Over the weekend, I asked my colleague, Chris Engler, to think of any employment law lessons that could be divined from the victories of the UConn Men’s Basketball team.  He reminds us in the post below that preparation still matters.  Of course, this isn’t the first time this blog has written about the UConn Huskies (see 2009 and 2011).  Will 2014 bring another championship?

This past weekend, the UConn men’s hoops team reminded us that hard work and thorough preparation can prevail in a contest that looks tough to win on paper. A recent federal court decision shows that those same qualities serve Connecticut employers well too.

The alleged facts are told in the court’s decision: Martin Donovan, a longtime Yale University administrator, was terminated back in 2010 after an investigation revealed numerous problems with his management style. Donovan sued for age discrimination based on three comments by his supervisors.

The background facts are important. A few months before his termination, when Donovan was 61 years old, his supervisor asked him about rumors that he was planning to retire. When Donovan vehemently denied the rumors, the supervisor expressed relief that Donovan would continue working.

Previously, another supervisor had commented on other employees’ ages in Donovan’s presence. The supervisor first conveyed his satisfaction that an accountant left and was replaced by “someone younger.” Later, the supervisor mentioned that a researcher was too old for his research to be valid.

Despite these comments, the federal court for the District of Connecticut concluded that they weren’t enough to show age discrimination. In doing so, the court provided some insight into how an employer can avoid an age discrimination claim. (Readers, get out your notepads.)

First, the court highlighted the thoroughness of the investigation into Donovan’s managerial problems. The investigators were theoretically impartial, being from another Yale unit, and they interviewed and observed nearly every employee in the department. This convinced the court that these problems weren’t just a pretext.

That brings us to Takeaway #1: Thoroughly investigate and document performance issues, such as Donovan’s managerial problems, as soon as they arise. Yale’s comprehensive investigation was its saving grace in this case.

On a related note, here’s Takeaway #1a: An employer probably has more pressure to conduct a solid investigation if there was a recent incident involving an employee’s protected status. To try to show a pretext, Donovan emphasized that his termination came mere months after the retirement conversation. While the court here wasn’t convinced, another court viewing somewhat different facts might be. Again, consistent and accurate documentation of issues should avoid this dilemma.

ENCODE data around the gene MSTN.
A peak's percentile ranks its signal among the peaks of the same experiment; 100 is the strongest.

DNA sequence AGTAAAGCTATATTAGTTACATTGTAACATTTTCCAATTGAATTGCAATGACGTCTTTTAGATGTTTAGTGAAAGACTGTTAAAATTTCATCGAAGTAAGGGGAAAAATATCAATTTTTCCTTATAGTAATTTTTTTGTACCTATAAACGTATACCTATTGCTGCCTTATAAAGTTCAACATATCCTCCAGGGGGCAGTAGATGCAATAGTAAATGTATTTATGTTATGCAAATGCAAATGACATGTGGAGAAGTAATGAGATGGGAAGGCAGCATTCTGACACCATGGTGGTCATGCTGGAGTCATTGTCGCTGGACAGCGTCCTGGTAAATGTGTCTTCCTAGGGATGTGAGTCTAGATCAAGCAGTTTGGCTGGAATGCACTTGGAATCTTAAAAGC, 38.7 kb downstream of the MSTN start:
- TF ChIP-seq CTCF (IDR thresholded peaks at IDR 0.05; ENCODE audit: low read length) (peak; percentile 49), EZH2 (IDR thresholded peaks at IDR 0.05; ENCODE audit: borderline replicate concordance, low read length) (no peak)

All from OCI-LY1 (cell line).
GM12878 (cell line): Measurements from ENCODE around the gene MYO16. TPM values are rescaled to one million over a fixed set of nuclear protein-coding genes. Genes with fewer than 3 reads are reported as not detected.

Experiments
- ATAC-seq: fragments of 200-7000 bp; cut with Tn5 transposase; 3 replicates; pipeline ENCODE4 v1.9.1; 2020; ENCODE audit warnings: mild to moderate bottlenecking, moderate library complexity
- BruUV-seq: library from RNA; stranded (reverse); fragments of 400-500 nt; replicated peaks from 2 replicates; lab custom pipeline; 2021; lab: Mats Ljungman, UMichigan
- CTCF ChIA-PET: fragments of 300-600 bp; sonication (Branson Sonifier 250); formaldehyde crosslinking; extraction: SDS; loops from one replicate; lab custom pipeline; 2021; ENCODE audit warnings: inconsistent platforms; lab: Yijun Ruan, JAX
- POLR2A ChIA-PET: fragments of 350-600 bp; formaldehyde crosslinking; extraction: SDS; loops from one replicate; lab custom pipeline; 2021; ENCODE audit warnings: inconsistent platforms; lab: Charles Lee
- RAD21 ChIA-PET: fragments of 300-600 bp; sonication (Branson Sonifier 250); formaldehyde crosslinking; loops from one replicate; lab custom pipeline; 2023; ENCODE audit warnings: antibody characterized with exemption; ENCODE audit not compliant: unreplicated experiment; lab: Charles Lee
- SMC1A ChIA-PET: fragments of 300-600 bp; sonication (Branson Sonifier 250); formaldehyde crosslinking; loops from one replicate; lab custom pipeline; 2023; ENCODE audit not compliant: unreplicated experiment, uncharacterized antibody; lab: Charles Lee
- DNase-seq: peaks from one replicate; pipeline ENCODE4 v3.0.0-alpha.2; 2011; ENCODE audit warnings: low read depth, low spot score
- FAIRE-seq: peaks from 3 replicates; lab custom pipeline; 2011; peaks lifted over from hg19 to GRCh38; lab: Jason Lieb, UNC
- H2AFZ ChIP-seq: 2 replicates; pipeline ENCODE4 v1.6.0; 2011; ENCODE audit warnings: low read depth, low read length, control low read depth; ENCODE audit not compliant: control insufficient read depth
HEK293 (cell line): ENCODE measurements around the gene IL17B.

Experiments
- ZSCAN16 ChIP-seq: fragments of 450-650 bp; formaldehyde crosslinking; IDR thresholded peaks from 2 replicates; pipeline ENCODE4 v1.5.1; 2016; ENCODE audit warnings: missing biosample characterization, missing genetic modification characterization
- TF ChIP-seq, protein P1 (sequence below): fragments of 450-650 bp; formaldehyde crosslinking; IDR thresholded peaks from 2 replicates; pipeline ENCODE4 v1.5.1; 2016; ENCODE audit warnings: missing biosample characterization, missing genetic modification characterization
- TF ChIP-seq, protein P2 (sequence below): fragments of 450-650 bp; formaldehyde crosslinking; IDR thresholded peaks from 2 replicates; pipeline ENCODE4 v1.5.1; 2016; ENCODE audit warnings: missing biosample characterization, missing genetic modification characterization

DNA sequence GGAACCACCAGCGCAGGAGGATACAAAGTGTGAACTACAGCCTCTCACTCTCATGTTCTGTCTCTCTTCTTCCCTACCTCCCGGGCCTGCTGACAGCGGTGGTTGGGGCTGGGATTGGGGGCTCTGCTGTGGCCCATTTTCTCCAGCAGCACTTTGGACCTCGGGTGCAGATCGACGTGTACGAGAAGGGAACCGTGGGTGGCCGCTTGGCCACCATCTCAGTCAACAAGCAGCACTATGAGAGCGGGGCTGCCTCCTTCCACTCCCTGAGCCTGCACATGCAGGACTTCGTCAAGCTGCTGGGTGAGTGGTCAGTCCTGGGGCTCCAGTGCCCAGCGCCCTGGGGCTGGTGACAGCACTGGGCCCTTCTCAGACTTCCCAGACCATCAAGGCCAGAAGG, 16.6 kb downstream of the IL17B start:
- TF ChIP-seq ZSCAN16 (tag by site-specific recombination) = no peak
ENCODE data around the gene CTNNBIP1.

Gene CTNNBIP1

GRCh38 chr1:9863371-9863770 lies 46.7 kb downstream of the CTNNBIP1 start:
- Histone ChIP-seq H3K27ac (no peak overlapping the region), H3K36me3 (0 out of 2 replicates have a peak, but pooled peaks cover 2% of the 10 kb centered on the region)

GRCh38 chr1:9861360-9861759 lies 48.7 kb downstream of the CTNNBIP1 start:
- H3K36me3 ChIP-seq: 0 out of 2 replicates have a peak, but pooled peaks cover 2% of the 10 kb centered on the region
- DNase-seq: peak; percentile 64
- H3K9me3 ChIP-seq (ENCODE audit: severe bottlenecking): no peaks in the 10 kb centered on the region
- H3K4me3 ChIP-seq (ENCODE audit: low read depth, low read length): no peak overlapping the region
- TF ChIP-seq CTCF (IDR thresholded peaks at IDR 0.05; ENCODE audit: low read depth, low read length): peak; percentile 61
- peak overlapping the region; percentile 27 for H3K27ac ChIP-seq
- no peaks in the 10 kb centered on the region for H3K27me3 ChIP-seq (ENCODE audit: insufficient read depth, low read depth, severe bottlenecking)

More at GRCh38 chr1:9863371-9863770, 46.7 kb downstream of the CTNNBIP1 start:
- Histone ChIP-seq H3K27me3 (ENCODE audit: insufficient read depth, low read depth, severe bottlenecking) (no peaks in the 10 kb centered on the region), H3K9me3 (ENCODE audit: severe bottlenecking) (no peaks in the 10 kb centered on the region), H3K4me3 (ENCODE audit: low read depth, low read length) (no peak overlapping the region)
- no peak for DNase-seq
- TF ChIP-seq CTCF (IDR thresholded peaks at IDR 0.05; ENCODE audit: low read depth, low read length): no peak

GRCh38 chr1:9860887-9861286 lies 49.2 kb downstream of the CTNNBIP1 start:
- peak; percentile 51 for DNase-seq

Continue Reading Final Four Madness: Preparation Still Matters To Win On (or In) The Court

The snow may have stalled work in the state for a few days, but the Connecticut General Assembly is now in full swing with bills now being discussed and debated.

So far, the list of bills filed before the Labor & Public Employee Committee is small but that is expected to grow soon with bills

The short session of the Connecticut General Assembly is set to begin on February 5, 2014.

But the jockeying for items to get on the agenda is well under way. The Connecticut Commission on Human Rights and Opportunities is circulating a proposed bill that would followup on a failed bill from last year’s term.

I previously discussed this proposal in a post last May.

At the time, the proposed bill was thought to be close to passage, but time ran out in the session before it could be picked up.  Earlier versions the bill proved quite troublesome; this latest version still has issues that haven’t been addressed and it’s important for employers to speak up now before the changes are put into place.

So what are some of the changes this bill would bring?

Changes to “Mental Disability”

The bill expands the definition of a “mental disability” to not only “mental disorders, as defined in the most recent edition of the American Psychiatric Association’s ‘Diagnostic and Statistical Manual of Mental Disorders’”, but also to including having “a record of or regarding a person as having one or more such disorders”.

Put aside, for the moment whether including everything in the new DSM5 is worthwhile. The more troubling issue is that the proposed law would continue to cover “regarded as” claims for mental disabilities. The references to a “past history” of mental disability in existing law being removed by this bill are less significant because a “record” of disability would now be covered.

Why is that problematic? Becaues that the definition is inconsistent with how a “physical” disability is treated; where is the reference to being “regarded” as having a physical disability?

Rather than continue to treat mental and physical disabilities as distinct from each other, the legislature should take its cues from the ADA and match its definitions accordingly.  Otherwise, we’ll continue to have three different standards to analyze disability claims — one for ADA claims, and two for state disability-related claims.


Continue Reading Legislative Preview: Will the CHRO Bill Get Passed This Year?

If you spend anytime on the Internet, you’ve come across headlines like this one. (Yes, it’s a little bait-and-switch, but you were expecting that, weren’t you?).

Indeed, sites like Upworthy have become big business in the last year all due to headlines that you can’t resist.

Well, that and Grumpy Cats.

(For an excellent